Dash shell needs to be configured first, then all other packages can be configured through dpkg command.

mount -o bind /dev/ ${ROOTFS}/dev/
export DEBIAN_FRONTEND=noninterative
export LC_ALL=C 
export LANGUAGE=C 
export LANG=C 
chroot ${ROOTFS} /var/lib/dpkg/info/dash.preinst install
chroot ${ROOTFS} dpkg --configure -a
mount -t proc proc ${ROOTFS}/proc
chroot ${ROOTFS} dpkg --configure -a

It is now time to do some configuration to be able to boot on final platform.
In scripts, I simply copy filestoadd directory inside rootfs to apply all required configuration

Configure FSTAB

Due to U-boot bootloader constraints, we can only boot on ext2 partition #4. In this example, I used it as “/” We also neeed to define where is swap partition.

/dev/sda4	 /               ext2    errors=remount-ro 0       1
/dev/sda5	 none            swap    sw              0       0

Set hostname

This is done inside /etc/hostname in my example it is :


Reset Nvdata script

Original Seagate U-boot has a failsafe mode. After 5 interrupted or failed boot, it directly boot on a “rescue system” located in Nand flash. To detect number of boot attempts, U-boot reads data in HDD partition #3.
To bypass this, I added a startup script which resets number of boot attempts at each system boot. This is done by erasing ubootenv file by a blank one called ubootenv-zero.

Script is located in /etc/init.d/nvdatareset

# Provides:          nvdatareset
# Required-Start:    $local_fs
# Required-Stop:     $local_fs
# Default-Start:     2 3 4 5
# Default-Stop:      0 1 6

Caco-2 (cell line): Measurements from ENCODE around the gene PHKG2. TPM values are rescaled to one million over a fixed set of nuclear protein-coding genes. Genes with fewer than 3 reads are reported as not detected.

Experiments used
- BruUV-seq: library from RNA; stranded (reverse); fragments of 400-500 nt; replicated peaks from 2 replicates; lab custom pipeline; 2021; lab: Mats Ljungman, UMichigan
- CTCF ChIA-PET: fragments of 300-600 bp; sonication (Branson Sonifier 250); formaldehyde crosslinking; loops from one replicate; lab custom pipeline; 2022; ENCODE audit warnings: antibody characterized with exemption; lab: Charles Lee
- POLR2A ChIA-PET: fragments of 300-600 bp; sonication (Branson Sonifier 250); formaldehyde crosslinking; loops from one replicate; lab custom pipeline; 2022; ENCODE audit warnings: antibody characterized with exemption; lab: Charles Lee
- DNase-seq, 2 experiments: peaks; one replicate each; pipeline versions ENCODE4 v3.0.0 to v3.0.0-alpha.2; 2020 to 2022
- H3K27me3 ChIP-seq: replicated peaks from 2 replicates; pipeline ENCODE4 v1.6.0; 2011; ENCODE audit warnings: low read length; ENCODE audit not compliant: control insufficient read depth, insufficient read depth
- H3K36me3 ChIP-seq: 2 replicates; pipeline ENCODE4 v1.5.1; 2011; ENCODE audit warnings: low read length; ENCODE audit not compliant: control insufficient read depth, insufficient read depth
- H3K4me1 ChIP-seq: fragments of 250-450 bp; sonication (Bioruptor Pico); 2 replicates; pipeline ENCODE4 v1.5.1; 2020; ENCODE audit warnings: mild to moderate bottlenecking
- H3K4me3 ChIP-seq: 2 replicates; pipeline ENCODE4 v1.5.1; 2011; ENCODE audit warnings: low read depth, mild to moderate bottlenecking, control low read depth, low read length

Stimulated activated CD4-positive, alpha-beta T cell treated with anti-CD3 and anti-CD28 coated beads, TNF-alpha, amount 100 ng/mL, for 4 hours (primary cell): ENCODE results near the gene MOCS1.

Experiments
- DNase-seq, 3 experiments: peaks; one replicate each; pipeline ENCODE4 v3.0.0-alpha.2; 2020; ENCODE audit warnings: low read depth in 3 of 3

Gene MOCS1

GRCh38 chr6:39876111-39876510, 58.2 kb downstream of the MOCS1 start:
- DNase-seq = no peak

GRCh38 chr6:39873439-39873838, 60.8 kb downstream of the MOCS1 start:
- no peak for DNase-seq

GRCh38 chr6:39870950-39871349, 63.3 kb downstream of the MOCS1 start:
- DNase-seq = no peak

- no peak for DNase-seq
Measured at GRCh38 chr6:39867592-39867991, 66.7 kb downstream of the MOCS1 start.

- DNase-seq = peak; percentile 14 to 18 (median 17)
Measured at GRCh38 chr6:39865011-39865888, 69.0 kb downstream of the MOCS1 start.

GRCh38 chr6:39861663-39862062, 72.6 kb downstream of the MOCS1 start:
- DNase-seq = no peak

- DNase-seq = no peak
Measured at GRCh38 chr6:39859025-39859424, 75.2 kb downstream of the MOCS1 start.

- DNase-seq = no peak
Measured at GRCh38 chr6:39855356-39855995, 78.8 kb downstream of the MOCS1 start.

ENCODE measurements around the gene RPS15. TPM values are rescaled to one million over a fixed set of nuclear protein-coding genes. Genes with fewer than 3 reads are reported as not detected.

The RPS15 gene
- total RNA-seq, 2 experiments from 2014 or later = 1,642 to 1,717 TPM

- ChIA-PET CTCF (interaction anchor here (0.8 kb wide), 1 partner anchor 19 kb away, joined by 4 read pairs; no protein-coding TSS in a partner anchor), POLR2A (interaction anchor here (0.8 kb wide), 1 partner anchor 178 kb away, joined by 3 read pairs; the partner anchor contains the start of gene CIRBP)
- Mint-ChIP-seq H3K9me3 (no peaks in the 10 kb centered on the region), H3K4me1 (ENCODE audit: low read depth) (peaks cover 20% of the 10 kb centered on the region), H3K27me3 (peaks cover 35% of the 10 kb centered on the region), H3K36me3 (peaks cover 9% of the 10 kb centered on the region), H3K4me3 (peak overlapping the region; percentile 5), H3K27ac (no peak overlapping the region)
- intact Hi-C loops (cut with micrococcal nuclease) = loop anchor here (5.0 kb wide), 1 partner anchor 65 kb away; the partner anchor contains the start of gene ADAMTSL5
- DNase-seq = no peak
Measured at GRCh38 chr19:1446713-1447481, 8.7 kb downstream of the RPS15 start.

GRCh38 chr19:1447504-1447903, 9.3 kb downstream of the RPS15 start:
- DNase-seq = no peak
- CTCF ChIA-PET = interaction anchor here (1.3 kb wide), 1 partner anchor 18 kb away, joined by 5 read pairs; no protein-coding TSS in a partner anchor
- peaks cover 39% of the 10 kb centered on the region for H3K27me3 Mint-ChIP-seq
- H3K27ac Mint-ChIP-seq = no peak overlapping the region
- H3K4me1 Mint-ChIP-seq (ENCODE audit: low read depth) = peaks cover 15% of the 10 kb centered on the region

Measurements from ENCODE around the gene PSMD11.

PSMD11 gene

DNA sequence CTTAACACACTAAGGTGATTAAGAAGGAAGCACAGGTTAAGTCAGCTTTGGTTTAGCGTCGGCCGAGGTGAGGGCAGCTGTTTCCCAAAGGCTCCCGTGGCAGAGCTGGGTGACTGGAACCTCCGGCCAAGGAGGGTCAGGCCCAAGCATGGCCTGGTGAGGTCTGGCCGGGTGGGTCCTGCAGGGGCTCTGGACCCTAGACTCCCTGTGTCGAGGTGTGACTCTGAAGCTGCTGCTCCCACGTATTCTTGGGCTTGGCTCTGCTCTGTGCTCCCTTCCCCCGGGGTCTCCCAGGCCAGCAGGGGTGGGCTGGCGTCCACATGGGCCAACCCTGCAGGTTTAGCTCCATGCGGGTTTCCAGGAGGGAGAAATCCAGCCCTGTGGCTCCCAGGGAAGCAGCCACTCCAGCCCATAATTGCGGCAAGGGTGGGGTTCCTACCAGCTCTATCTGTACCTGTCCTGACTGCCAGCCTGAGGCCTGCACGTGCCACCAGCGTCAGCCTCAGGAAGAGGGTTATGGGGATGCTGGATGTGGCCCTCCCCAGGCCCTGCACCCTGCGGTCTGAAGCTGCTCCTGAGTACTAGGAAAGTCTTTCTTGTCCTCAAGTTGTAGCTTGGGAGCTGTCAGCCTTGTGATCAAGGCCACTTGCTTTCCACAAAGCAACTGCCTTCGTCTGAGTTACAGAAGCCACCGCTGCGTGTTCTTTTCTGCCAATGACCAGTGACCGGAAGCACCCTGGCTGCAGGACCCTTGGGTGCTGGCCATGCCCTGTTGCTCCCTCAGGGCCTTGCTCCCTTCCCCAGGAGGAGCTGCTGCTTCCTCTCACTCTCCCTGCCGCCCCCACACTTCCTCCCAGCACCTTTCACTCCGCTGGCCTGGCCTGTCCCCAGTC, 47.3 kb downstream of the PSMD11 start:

# Short-Description: U-boot nvdata reset
# Description:       reset boot_count to allow Debian system to start
case "$1" in
    echo "Resetting U-boot nvdata "
    mkdir /mnt/nvdata    
    mount /dev/sda3 /mnt/nvdata
    rm /mnt/nvdata/ubootenv
    cp /mnt/nvdata/ubootenv-zero /mnt/nvdata/ubootenv
    umount /mnt/nvdata
    echo "Usage: /etc/init.d/nvdatareset {start}"
    exit 1
exit 0

To make this script executed by systemD at each boot, you need to run this command :

#Adding Script to reset boot flag
chroot ./rootfs update-rc.d nvdatareset defaults  

Configure DHCP for network interface

Goal is to allow our future Debian Nas to automatically get an IP address via DHCP server.
Configuration is located inside /network/interfaces

auto lo
iface lo inet loopback

auto eth0
allow-hotplug eth0
iface eth0 inet dhcp

Define root password

Edit /etc/shadow file and update it with a know password.
Following examples is for root password defined as “root”


Allow root login for SSH

Even this setting is not the most secure, it will help to do first login on our Debian system.
Edit /etc/ssh/sshd_config and add :

PermitRootLogin yes 

Step 3 : Compile kernel, DTB and patch initramfs

We now need to compile kernel and to generate associated DTB for our target. We will also patch debian initramfs because Seagate U-boot uses BOOT bootargs and this makes original Debian initramfs to crash during boot. Patch only consist to ignore BOOT bootarg value.

Original Seagate Uboot requires following to boot properly :

  • Uimage load address set to 0x2000040
  • Patched initramfs to ignore BOOT bootargs
  • Initramfs included inside kernel image

Configure environment

Important parameters are : LOADADDR which must be set to 0x2000040 to get an Uboot Uimage which will execute in place and also be compatible with Seagate U-boot.
INSTALL_MOD_PATH must be changed to your rootfs path
DEB_HOST_ARCH must be armhf to match target CPU.
CROSS_COMPILE must link to armhf cross toolchain

# Set architecture
export ARCH=arm
export DEB_HOST_ARCH=armhf
export INSTALL_MOD_PATH=/rootfs/
export EXTRAVERSION=-dart2
export LOADADDR=0x2000040
# Set number of GCC threads to match number of cores
export "CONCURRENCY_LEVEL=$(grep -m1 cpu\ cores /proc/cpuinfo | cut -d : -f 2)"
#Set toolchain
export CROSS_COMPILE=arm-linux-gnueabihf-

Configure Kernel

Lets configure kernel for our platform. This configuration is minimal, you might want to adapt it depending on your use

make mvebu_v7_defconfig
make menuconfig

Change following parameters :

CONFIG_UNIX Enable #necessary for udev